Freebies – zine, posters

Aisling's BlogDid you get your free issue of Astarte’s Mega-Zine? It’s a $9.95 value and it really is free… you don’t have to buy anything. Learn more about this free, full-size art zine at my webpage with links.

Also, I’ve updated the dada page so that you can download my favorite posters from  (I’m not thrilled with their domain name, but I love several of their posters.)

Musing Over Chicken Bones

Aisling's BlogI just learned that, if you soak chicken bones in vinegar for three days, they become flexible. [use #10, here]

Now, I’m wondering if you rinse and dry them, do they become rigid again? Would baking them help? Hmm…

If that works, can you bend the bones into weird and wonderful shapes, and let them set that way, for jewelry? I have no idea, but it sounds cool.

Taking it a step further, can you bleach them and carve on them, scrimshaw style? Will this work for other inexpensive bones that I can ask for at the meat counter of the grocery store?

This is how an artist’s brain works, sometimes. Will I ever actually test these theories? Maybe. Probably not. So, I’m sharing them with you, just in case they spark your creativity.

Focus, professionalism and clutter

Aisling's BlogLast night, I made a list of what I want to do in the life I’d like to lead. In order of importance: painting, travel, fabric art, and writing.

Then, I listed what I’d need for each. Okay, travel involves a ticket and throwing stuff into a suitcase. But everything else…

I was astonished to realize that I need the least stuff for painting, then for fabric art, and… well, my hoard of writing-related stuff is obscene. I can’t even list it all. I have boxes & boxes of cool articles and notes that I’m saving, “in case I ever write about this.”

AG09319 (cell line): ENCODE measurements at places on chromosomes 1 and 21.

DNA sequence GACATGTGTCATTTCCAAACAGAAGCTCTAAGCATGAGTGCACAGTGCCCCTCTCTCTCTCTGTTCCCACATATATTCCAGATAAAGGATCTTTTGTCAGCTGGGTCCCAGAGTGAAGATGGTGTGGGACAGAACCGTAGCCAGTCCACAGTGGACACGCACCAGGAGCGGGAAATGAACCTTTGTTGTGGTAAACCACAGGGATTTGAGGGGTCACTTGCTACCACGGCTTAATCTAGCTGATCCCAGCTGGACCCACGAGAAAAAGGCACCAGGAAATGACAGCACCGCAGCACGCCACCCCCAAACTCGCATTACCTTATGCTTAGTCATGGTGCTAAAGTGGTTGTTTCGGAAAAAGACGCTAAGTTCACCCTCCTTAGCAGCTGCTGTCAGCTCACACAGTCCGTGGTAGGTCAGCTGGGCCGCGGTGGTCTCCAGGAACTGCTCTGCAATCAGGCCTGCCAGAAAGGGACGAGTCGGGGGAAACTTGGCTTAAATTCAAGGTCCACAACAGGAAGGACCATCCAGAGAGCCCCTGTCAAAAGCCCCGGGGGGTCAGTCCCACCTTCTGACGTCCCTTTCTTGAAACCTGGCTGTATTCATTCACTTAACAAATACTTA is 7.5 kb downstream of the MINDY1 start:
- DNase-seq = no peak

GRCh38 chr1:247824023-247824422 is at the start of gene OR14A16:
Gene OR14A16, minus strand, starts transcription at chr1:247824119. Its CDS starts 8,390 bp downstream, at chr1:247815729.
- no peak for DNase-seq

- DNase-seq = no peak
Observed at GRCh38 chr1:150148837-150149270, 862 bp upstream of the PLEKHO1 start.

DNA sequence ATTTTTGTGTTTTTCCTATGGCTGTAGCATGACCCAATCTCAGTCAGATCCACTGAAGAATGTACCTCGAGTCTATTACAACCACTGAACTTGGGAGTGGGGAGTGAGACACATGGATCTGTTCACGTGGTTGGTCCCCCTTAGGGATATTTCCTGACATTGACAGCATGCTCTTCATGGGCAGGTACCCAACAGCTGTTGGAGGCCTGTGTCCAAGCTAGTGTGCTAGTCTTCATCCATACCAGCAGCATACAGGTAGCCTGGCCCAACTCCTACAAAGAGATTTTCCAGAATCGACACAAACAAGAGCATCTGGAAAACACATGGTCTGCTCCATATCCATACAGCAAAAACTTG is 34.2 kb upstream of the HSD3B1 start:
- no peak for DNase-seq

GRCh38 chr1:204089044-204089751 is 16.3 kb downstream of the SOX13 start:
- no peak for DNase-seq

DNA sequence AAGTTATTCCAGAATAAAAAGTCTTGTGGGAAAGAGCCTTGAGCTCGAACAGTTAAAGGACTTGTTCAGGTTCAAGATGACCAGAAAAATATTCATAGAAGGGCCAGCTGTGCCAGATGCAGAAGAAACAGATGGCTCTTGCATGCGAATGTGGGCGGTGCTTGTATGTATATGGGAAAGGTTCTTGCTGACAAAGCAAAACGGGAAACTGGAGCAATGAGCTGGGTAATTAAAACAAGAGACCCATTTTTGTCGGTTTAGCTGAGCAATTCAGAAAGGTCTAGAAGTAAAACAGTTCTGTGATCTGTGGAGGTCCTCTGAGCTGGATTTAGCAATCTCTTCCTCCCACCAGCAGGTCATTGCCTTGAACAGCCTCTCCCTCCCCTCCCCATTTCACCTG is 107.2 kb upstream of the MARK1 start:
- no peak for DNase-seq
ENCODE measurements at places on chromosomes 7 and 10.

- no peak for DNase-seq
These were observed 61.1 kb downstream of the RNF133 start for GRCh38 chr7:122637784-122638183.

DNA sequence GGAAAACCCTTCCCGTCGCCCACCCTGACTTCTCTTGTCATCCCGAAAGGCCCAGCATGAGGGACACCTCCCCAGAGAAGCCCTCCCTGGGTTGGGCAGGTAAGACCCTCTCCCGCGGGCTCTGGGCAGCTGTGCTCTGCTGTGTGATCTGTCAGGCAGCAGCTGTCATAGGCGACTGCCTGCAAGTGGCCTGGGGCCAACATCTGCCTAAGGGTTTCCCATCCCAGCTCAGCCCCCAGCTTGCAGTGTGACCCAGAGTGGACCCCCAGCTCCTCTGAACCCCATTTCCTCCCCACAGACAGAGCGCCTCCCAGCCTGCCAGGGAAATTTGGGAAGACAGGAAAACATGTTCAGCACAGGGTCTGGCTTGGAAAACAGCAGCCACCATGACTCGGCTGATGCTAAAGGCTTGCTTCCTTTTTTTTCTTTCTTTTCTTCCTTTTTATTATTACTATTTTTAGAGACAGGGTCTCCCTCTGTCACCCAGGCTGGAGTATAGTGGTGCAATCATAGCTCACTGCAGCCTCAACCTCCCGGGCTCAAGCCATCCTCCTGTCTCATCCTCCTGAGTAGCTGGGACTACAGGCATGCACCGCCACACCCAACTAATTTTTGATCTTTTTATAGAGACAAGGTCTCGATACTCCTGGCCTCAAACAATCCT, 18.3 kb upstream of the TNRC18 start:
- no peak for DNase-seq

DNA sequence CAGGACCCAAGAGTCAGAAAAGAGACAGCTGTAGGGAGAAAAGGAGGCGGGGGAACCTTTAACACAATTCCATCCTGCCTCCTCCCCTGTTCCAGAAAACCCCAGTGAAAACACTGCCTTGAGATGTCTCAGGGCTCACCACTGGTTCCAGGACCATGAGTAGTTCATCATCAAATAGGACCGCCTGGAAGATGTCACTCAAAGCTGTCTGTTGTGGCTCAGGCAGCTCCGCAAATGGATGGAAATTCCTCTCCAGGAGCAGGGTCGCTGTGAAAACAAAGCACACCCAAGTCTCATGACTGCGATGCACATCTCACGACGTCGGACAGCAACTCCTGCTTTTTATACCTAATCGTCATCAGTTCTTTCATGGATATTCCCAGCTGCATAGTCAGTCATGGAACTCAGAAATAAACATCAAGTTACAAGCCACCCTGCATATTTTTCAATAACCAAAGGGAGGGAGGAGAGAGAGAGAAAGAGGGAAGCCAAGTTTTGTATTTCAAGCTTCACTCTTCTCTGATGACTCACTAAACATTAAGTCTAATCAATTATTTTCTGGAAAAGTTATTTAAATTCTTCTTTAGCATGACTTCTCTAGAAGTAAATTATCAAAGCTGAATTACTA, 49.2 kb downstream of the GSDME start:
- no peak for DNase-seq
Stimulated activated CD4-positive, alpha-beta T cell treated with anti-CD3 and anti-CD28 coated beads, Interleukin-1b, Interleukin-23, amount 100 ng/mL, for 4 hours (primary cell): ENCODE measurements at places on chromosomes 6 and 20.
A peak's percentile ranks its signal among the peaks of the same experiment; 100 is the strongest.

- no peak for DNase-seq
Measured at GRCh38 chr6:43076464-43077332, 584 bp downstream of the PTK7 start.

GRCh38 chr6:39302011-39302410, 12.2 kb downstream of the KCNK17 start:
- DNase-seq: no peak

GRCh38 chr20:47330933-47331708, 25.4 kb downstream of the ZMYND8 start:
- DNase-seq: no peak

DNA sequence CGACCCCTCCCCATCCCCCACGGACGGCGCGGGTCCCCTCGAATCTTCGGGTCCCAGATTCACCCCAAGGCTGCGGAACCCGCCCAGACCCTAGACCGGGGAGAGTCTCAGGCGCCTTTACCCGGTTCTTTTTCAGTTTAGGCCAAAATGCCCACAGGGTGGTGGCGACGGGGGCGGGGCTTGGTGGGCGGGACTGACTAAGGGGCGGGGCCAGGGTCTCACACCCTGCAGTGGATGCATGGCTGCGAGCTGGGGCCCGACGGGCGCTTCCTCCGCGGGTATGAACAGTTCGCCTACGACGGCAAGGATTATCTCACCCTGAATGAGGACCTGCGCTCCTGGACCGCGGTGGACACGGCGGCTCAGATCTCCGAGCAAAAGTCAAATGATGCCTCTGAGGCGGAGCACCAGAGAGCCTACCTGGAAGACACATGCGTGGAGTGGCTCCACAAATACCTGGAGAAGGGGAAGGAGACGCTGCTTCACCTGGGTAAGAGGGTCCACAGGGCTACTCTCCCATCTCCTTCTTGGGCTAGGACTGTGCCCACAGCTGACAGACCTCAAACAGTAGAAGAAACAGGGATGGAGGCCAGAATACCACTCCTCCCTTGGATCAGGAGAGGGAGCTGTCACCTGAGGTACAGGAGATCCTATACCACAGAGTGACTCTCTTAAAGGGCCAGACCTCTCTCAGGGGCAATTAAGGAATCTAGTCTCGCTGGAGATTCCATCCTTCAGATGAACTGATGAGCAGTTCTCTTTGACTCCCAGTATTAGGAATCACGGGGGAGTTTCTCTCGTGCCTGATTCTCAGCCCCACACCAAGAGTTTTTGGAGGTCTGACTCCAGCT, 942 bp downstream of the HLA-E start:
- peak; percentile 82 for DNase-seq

Hello, that’s what a good library is for.

I also looked at all the sewing stuff that I own, with the idea that I’ll use it for fabric art someday. By contrast, when I was making quilts & wall hangings professionally, I’d buy a few bolts of fabric, use them up making quilts, give away the scraps, and then go buy more bolts… and the occasional accent fabric or two.

When I’m actively working in a field, professionally, I tend to use up everything that I own. I don’t keep clutter.

In fact, I’m currently reducing how much stuff I use for painting. I’m looking at the number of tubes of paint I use, and how many of those colors could be mixed from other colors that I own.

In other words, the more professional (and productive) I am in a field, the less clutter I own, related to it.

This is on the heels of spending a day and a half looking for my glue gun, to complete the project for Go-Make-Art.

It would have been better if I’d just tossed out the old glue gun and spent the $1.99 replacing it when I needed it again.

(Okay, that’d be wasteful. My point is, I own too much clutter when I can’t find my basic tools to produce art that I claim to be professional at.)

More De-Clutter Inspiration

Aisling's BlogPart of making more time (and space) for art involves being absolutely ferocious about decluttering. I like this article by Merlin at 43 Folders, in which he says, “If the stuff that you accumulate doesn’t help get you closer to the life you want to have, it’s simply not worth keeping. Period.”

I look at all of my stuff and how much of it is about the life that I currently have.